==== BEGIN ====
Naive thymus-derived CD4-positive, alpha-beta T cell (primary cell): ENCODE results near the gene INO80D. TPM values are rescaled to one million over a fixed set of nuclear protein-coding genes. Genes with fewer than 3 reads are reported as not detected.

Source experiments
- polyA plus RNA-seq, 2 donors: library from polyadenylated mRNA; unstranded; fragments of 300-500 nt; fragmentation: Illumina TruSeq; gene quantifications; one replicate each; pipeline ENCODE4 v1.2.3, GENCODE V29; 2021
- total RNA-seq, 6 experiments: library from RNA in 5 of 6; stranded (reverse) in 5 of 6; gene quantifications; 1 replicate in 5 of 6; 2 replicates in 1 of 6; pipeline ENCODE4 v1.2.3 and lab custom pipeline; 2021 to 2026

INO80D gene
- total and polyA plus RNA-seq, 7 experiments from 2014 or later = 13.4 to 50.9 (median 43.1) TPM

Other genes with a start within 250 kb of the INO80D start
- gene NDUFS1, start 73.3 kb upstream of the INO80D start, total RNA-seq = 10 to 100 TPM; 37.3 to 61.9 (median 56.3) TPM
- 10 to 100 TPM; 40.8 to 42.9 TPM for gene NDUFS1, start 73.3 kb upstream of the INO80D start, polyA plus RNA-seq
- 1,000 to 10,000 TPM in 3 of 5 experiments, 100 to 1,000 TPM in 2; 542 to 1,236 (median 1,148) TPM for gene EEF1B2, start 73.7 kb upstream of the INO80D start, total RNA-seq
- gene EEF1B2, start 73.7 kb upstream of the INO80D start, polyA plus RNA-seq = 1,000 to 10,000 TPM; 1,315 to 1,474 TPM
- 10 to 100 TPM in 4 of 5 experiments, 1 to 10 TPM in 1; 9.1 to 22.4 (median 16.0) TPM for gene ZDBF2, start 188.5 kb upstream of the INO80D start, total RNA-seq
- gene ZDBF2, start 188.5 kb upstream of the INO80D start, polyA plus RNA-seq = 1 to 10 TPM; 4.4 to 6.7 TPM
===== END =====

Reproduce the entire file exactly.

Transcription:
Naive thymus-derived CD4-positive, alpha-beta T cell (primary cell): ENCODE results near the gene INO80D. TPM values are rescaled to one million over a fixed set of nuclear protein-coding genes. Genes with fewer than 3 reads are reported as not detected.

Source experiments
- polyA plus RNA-seq, 2 donors: library from polyadenylated mRNA; unstranded; fragments of 300-500 nt; fragmentation: Illumina TruSeq; gene quantifications; one replicate each; pipeline ENCODE4 v1.2.3, GENCODE V29; 2021
- total RNA-seq, 6 experiments: library from RNA in 5 of 6; stranded (reverse) in 5 of 6; gene quantifications; 1 replicate in 5 of 6; 2 replicates in 1 of 6; pipeline ENCODE4 v1.2.3 and lab custom pipeline; 2021 to 2026

INO80D gene
- total and polyA plus RNA-seq, 7 experiments from 2014 or later = 13.4 to 50.9 (median 43.1) TPM

Other genes with a start within 250 kb of the INO80D start
- gene NDUFS1, start 73.3 kb upstream of the INO80D start, total RNA-seq = 10 to 100 TPM; 37.3 to 61.9 (median 56.3) TPM
- 10 to 100 TPM; 40.8 to 42.9 TPM for gene NDUFS1, start 73.3 kb upstream of the INO80D start, polyA plus RNA-seq
- 1,000 to 10,000 TPM in 3 of 5 experiments, 100 to 1,000 TPM in 2; 542 to 1,236 (median 1,148) TPM for gene EEF1B2, start 73.7 kb upstream of the INO80D start, total RNA-seq
- gene EEF1B2, start 73.7 kb upstream of the INO80D start, polyA plus RNA-seq = 1,000 to 10,000 TPM; 1,315 to 1,474 TPM
- 10 to 100 TPM in 4 of 5 experiments, 1 to 10 TPM in 1; 9.1 to 22.4 (median 16.0) TPM for gene ZDBF2, start 188.5 kb upstream of the INO80D start, total RNA-seq
- gene ZDBF2, start 188.5 kb upstream of the INO80D start, polyA plus RNA-seq = 1 to 10 TPM; 4.4 to 6.7 TPM